For months, it looked as if the economy was slowly but steadily improving, as the nation's payrolls expanded by roughly 200,000 jobs a month and the number of unemployed declined.
That was then.
This is now: a stalled job market with a scant 54,000 jobs created in May, according to the Department of Labor, an unemployment rate that crept upward to 9.1 percent, and an increase in the number of unemployed to 13.9 million.
"This is the new normal, learning to live with more uncertainty," said Robert Dye, senior economist at PNC Financial Services. "We're going to be talking about more and more soft patches."
Reacting to Friday's lackluster jobs report, stocks fell sharply in a hammering that continues the fifth straight week of market losses and the longest losing streak for the Dow since 2004.
The gloomy national assessment comes as Pennsylvania's legislators plan to convene in Harrisburg on Monday to argue over changes in how the state underwrites unemployment benefits.
Caught up in the debate is a technical wrinkle that will affect the final 20 weeks of unemployment benefits that Pennsylvania's jobless receive. Depending on what happens next week, 45,000 Pennsylvanians could face an immediate cutoff of some portion of these benefits starting next Saturday.
Pennsylvania's job situation is better than the nation's. The state's unemployment rate was 7.5 percent in April, compared with the nation's 9.0 percent the same month. The number of unemployed in Pennsylvania has been declining; still, 477,000 remain jobless.
The number of unemployed nationally rose in May to 13.9 million from 13.7 million in April, with 6.2 million out of work for more than 27 weeks. The average length of unemployment has increased to 39.7 weeks from 34.3 weeks a year ago.
In contrast to the generally positive reports issued over the last several months, nearly every sector showed declines in hiring in May.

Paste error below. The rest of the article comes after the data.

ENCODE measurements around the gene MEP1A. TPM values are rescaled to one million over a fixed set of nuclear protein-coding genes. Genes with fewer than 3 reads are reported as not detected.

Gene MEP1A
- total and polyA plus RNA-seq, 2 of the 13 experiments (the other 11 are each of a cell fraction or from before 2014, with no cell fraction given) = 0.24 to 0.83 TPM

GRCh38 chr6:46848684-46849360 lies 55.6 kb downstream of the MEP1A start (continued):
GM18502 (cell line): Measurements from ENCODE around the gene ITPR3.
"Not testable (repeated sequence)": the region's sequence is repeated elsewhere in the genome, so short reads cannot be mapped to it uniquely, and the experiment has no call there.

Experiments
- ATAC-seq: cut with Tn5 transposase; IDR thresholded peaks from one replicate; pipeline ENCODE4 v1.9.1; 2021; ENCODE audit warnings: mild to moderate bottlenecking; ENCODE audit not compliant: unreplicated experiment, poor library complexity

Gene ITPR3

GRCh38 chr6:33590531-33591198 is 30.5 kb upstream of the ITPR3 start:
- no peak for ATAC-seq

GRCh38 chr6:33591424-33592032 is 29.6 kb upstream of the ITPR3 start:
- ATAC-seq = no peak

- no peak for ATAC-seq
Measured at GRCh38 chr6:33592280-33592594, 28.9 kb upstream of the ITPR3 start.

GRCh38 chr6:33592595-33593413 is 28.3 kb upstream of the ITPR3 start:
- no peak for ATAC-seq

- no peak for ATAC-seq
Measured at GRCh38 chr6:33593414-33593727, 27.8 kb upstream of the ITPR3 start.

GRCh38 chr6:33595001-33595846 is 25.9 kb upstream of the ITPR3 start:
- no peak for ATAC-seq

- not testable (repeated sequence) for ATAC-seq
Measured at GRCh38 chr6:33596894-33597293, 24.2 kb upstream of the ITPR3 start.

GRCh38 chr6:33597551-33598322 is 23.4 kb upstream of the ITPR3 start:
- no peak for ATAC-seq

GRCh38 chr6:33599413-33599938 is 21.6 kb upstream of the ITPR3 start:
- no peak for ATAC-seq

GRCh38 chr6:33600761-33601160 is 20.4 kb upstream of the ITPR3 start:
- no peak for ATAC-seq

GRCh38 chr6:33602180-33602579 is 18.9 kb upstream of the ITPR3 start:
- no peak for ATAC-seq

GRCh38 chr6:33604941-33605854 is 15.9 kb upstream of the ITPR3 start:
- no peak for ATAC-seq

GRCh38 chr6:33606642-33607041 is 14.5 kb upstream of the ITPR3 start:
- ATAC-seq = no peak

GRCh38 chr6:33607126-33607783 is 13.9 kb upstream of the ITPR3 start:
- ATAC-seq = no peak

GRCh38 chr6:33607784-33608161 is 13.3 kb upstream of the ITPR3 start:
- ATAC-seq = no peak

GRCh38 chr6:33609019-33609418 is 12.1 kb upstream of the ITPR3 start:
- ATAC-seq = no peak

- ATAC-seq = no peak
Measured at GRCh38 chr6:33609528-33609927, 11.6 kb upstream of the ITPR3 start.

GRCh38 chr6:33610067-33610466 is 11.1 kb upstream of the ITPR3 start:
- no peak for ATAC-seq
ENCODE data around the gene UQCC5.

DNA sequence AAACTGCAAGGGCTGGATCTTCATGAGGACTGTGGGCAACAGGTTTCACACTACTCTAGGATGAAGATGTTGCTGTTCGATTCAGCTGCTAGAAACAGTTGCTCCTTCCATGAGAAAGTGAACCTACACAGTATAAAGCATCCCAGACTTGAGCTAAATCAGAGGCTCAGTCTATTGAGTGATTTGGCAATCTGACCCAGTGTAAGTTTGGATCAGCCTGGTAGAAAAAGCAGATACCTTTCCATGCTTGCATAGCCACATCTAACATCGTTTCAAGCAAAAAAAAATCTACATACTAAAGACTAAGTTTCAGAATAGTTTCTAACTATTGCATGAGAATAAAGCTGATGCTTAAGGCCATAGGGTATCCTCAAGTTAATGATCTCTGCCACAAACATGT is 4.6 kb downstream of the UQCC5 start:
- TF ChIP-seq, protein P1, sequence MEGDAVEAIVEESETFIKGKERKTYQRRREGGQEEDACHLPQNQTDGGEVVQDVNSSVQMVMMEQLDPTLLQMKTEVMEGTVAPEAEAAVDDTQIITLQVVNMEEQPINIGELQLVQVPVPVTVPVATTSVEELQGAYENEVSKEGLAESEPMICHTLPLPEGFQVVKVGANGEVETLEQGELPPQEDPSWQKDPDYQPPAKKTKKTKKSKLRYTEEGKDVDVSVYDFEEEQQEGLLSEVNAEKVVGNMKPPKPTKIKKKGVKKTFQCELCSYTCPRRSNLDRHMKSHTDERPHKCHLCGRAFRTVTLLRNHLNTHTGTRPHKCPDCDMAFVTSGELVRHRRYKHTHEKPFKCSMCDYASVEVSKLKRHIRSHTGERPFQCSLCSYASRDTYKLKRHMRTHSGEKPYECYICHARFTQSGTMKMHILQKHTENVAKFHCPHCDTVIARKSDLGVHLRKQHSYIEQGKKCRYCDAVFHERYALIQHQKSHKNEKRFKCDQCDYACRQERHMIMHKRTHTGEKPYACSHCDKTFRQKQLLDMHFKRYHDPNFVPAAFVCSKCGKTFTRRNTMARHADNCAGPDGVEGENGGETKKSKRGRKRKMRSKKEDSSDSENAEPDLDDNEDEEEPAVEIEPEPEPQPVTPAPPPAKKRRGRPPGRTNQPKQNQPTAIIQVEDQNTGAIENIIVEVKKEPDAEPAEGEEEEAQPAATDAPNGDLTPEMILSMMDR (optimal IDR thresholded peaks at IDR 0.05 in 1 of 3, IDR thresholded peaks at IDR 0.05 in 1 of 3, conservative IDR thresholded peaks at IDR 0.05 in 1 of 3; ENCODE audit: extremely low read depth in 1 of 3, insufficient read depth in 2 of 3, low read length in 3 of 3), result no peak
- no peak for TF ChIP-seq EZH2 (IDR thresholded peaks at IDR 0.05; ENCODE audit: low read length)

The brightest spot was the service sector, with the biggest growth in professional and business services, especially accounting and computer services. Employment in health and education also continued to increase.
Employment in manufacturing, which had several surprising months of growth, fell, although local manufacturers say they have plans to hire, according to a survey of area manufacturers released in May by a local economic-development organization.
Nearly 9 in 10 area manufacturers surveyed in the winter by the Delaware Valley Industrial Resource Center said they had current job openings. Four in five said they would be adding jobs in the next 12 months.
Nationally, retail continued to drop, with the biggest fall in stores that sell building materials, reflecting slowness in the construction industry, which added a meager 2,000 jobs.
Government hiring fell by 29,000, with a staggering amount, 28,000 jobs, lost in local government.
That's not good news for Alonzo Walker, 25, of Chester, who just graduated from Kutztown University with a degree in public administration.
"The reality of the situation right now is that there are cuts in everything in the public sector," he said, while attending a job fair at Temple University on May 24. If he can't get a job, he plans to wait out the decline by volunteering in his field to keep his skills fresh.
Why the stalled growth?
Dye, PNC's senior economist, points to three sets of factors:
One set is transitory: the increase in oil prices, the fallout from the tornadoes and floods, and the bottleneck in the supply chain stemming from the Japanese earthquake and tsunami.
Another set he describes as "medium-term economic drags," among them consumers who are reluctant or unable to consume and the wretched housing and commercial real estate markets.
The third is more systemic, with the effects to be felt over the decade: Population growth is slowing, he said, and at the same time, the development pace of job-replacing technology is expanding.
"There is a lot going on in the economy, piling on to keep this a half-speed recovery - a slow-to-moderate economy that is vulnerable to downside risk," Dye said.
The number of jobs added marked the smallest monthly increase since September, when 29,000 jobs were lost.
Even so, any job expansion is good news for someone such as Vincent Tricome, a civil engineer from Chester Springs who had been out of work since July 2008, making ends meet by working at Wawa.
On May 2, Tricome rejoined a former employer for a part-time civil-engineering job that he hopes will become full time.
"I have stayed in touch with many of my previous employers over the years and it has paid off," he wrote in an e-mail. In the meantime, he's not giving up full-time work at Wawa.
"The economy just hasn't taken off," he said. "It's still bad out there."